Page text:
Because it sure is surreal sometimes

Because it sure is surreal sometimes

Wednesday, October 13, 2010

Filter this

I can’t wait for my kids to grow up. Actually, that’s not quite true. I can’t wait for my kids to get a bit older so that I am able to say what’s really on my mind. They’re still a little young for TUM: Totally Unfiltered Mom. TUM is the little voice inside my head representing the other mother, the one who longs to tell it like it is.

TUM is tired of watering her shit down.

How old does a child need to be to know what’s actually going through mom’s mind? When do I get to lose the filter?

Allow me to set the stage.

I have four children: two in fifth grade, one in sixth, and one in seventh, a.k.a. “The Fetid Socks Grade.” But that’s another story.

Each day between five and six p.m., a period of time in my house I like to call, The Bitching Hour, I make dinner. Within the same time frame, I am asked at least four times, though it feels like four hundred, “When will dinner be ready?” This is usually accompanied by my other favorite question, “What’s for dinner?”

You may be wondering, especially if you have a penis, and therefore, rarely cook anything other than the occasional grilled cheese sandwich for a party of one, what exactly is so bothersome about a few simple queries concerning dinner. The truth is, I don’t know. If you figure it out, let me know. For now, I’m chalking it up to one of those unexplained forces in the universe: put a woman in charge of a meal, then watch her head splatter against the walls if she happens to be interrupted one too many times while trying to read a recipe.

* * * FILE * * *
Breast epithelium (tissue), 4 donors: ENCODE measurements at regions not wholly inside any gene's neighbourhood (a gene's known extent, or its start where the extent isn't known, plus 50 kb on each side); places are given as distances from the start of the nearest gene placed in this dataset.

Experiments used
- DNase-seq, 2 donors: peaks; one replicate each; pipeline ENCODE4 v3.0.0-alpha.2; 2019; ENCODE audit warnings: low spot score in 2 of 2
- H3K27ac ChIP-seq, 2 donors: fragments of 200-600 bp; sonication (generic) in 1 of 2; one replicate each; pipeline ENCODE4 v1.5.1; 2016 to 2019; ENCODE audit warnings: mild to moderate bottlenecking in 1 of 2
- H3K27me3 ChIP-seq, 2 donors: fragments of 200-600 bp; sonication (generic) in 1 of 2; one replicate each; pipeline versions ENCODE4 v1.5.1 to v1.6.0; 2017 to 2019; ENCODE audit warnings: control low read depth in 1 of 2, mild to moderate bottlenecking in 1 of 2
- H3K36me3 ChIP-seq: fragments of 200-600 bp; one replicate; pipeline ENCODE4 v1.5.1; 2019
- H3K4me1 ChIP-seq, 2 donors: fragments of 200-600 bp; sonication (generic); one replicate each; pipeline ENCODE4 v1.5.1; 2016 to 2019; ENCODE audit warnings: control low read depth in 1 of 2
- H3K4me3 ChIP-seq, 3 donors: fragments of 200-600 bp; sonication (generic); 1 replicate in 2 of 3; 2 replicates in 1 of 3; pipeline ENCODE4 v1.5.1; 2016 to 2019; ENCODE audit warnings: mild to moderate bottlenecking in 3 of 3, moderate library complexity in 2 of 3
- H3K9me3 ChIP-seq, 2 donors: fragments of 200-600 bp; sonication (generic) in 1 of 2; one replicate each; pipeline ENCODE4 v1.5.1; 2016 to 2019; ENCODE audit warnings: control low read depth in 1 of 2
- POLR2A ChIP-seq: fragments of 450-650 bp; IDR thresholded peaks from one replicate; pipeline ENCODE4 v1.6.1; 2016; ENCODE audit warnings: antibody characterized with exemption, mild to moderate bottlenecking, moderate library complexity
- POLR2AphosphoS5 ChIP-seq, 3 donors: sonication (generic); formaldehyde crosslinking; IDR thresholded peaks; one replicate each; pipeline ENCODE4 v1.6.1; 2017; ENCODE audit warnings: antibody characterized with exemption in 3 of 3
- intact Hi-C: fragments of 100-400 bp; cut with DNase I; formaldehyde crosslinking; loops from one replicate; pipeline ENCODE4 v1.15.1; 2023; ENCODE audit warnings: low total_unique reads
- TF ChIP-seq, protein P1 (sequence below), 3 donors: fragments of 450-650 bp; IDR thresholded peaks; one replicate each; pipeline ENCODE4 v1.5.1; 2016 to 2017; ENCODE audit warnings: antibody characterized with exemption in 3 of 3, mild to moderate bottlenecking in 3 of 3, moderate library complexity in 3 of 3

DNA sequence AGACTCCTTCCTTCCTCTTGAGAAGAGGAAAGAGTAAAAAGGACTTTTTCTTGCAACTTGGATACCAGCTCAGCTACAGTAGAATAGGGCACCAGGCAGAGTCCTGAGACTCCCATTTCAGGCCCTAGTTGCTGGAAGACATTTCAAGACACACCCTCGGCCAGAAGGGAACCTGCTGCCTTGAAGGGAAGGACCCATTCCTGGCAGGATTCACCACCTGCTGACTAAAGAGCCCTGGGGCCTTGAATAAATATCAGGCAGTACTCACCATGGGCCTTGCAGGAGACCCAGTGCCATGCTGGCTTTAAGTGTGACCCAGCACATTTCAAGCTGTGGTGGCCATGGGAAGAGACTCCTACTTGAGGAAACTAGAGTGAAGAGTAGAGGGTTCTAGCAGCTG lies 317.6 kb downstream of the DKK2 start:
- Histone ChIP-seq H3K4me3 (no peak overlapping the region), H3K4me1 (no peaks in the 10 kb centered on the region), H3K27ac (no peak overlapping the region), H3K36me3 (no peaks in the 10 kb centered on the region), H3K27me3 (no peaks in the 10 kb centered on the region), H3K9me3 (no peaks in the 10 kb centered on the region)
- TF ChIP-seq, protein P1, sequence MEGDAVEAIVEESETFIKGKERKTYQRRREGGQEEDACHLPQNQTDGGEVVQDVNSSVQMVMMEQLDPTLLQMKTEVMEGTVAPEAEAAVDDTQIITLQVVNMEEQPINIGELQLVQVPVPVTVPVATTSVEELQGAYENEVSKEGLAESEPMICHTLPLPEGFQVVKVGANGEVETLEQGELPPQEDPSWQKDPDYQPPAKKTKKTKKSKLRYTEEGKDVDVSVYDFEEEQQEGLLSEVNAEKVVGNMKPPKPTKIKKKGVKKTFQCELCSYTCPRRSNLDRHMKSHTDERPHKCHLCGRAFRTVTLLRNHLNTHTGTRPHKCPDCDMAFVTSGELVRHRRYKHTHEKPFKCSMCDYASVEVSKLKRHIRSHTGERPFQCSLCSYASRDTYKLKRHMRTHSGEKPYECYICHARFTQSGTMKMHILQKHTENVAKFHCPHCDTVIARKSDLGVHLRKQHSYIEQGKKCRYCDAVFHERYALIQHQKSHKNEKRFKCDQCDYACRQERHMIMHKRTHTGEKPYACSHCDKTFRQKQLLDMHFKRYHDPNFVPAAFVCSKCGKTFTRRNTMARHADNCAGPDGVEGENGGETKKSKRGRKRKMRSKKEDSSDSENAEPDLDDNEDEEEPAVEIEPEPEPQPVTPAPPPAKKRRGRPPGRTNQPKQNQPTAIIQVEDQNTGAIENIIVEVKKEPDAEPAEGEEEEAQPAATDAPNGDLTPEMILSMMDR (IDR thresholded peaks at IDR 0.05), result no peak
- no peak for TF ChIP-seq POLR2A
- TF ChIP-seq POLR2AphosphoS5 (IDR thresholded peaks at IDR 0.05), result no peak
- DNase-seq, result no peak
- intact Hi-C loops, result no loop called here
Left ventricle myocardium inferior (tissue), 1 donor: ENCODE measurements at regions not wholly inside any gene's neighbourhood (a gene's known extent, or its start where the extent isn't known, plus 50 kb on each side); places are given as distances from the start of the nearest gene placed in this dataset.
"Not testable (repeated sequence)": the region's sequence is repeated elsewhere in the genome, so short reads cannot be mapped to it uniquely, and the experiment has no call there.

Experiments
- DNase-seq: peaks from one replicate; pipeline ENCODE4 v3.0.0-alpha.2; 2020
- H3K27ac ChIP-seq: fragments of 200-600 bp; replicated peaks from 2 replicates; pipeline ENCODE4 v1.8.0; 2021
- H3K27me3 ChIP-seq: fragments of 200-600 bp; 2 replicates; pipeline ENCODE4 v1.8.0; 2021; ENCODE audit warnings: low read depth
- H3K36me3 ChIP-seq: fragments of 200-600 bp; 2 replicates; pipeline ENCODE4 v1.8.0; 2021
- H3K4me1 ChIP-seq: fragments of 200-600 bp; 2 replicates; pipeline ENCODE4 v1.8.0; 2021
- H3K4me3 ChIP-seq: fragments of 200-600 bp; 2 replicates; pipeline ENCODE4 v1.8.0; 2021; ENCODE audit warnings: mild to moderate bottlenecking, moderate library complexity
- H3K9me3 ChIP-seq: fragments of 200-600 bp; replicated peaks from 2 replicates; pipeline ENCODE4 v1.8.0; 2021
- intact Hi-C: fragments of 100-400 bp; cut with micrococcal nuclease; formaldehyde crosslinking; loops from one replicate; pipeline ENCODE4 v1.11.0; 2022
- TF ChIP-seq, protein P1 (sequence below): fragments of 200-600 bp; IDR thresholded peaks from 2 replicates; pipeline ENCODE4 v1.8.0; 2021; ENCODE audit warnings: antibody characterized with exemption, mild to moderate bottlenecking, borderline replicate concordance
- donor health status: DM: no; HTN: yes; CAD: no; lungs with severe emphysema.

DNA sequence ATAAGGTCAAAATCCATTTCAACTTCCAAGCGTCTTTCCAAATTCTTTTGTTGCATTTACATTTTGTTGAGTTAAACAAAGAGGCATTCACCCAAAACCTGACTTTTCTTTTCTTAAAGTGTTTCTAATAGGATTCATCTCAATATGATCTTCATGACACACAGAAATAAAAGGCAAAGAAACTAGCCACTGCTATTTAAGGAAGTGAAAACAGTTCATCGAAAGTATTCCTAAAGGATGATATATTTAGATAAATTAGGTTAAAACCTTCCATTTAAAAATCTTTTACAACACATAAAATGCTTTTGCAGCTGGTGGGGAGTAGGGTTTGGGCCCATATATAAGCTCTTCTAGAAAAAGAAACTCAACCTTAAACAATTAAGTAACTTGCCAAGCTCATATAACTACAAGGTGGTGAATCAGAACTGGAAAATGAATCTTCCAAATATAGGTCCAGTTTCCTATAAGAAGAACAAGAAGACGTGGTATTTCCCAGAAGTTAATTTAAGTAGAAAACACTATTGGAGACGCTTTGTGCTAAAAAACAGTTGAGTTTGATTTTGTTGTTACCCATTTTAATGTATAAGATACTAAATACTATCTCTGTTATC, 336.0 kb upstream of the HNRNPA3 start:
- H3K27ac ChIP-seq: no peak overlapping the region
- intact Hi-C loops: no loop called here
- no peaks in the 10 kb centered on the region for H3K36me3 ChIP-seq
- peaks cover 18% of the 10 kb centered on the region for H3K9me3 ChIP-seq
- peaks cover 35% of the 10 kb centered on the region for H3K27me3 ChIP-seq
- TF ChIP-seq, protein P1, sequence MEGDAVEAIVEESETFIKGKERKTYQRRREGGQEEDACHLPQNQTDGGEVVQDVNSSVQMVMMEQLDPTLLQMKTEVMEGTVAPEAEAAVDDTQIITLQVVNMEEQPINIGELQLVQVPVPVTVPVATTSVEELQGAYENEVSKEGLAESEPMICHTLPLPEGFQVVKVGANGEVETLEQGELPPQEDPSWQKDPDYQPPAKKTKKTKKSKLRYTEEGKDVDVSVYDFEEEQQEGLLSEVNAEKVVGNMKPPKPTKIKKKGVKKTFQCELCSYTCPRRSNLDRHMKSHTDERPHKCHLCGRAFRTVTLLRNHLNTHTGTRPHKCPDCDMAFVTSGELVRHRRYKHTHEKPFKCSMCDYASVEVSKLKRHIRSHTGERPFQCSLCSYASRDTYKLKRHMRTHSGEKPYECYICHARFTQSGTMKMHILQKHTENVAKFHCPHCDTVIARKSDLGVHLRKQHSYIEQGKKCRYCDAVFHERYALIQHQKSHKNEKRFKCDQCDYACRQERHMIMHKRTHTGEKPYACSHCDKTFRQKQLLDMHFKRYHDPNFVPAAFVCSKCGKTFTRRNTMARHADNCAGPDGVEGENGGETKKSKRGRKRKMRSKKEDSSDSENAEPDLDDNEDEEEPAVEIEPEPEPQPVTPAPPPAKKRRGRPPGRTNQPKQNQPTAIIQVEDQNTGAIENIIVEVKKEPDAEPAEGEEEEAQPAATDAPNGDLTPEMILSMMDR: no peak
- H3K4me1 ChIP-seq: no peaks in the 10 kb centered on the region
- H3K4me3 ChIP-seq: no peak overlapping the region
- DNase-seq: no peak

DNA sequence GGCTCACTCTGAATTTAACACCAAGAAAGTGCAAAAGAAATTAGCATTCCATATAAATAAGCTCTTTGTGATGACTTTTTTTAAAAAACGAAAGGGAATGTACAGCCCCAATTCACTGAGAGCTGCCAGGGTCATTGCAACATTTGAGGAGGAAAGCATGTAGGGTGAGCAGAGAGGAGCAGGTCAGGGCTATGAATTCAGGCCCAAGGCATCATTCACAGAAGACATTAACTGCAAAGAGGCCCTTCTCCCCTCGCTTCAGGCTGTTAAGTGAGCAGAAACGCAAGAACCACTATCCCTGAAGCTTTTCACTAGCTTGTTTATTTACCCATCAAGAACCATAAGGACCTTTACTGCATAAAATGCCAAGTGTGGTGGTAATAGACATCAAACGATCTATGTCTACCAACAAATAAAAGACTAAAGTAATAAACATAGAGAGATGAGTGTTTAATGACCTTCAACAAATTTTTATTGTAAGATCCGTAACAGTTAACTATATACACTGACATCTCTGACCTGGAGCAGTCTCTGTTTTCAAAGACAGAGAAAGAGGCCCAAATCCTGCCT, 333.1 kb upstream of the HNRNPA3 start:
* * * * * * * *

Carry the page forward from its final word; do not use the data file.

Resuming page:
(If you really must know, options such as driving a whisk straight up my nose, into my brain and wiggling it around, ala a 1950’s-era lobotomy, have occurred to me during The Bitching Hour. So has homicide. I like wine.)

Back to my original assertion: What I’m thinking, and what actually comes out of my mouth, are not one and the same.

Oh how I’d love to Let. It. Rip.

Sometimes, my husband is a few feet away, winking at me as if to say, “I know what you are thinking, and I love you. Please don’t lose your mind and leave me alone with these beasts.”

The situations involving my fantasy replies and the actual responses I give almost always occur in the kitchen. See if you can tell them apart.

“MOM! How long ‘til dinner?”

This, as ten-year old daughter careens through the kitchen just in time to cross in front of me as I am transferring a cutting board with raw chicken juice on it from the island to the sink. I stop short, but the fowl juice keeps going, splattering on both the floor and my bare toes. Before I’m able to form my answer, another child enters My Space.

“What are we having for dinner?”

Now, I’m in two deep. Ten seconds later, in walks thirteen year old boy.

“What’s for dinner?”

“Wine. Wine’s for dinner, and plenty of it. Now go fill mama’s schooner and then make yourself scarce.”

Okay, so I didn’t actually say that.

What actually came out of my mouth was, “Chicken Picatta, mashed potatoes and grilled zucchini.”

“Cool. Sounds good,” he claims, as he strolls out of the room and into the abyss, otherwise known as Fetid Sock Factory.

There are other times when I long to give flight to, yet pluck the tender wings from, the words of a delicate fowl perched on the tip of my tongue:

“Mom, can you fill my water bottle for me?”


“Mom, can you help me find my sneakers?”

“Sure. But first, can you help me find my fucking wand?”

“Mom, could we please not have peas again tonight?”

“Sure. Could you please never again ask me a question?

“Mom, I love you.”

“I love you more.”

Wait a second. I do say that last one, which always starts a bedtime debate that I end up losing.

Which, I guess, is why I have a filter.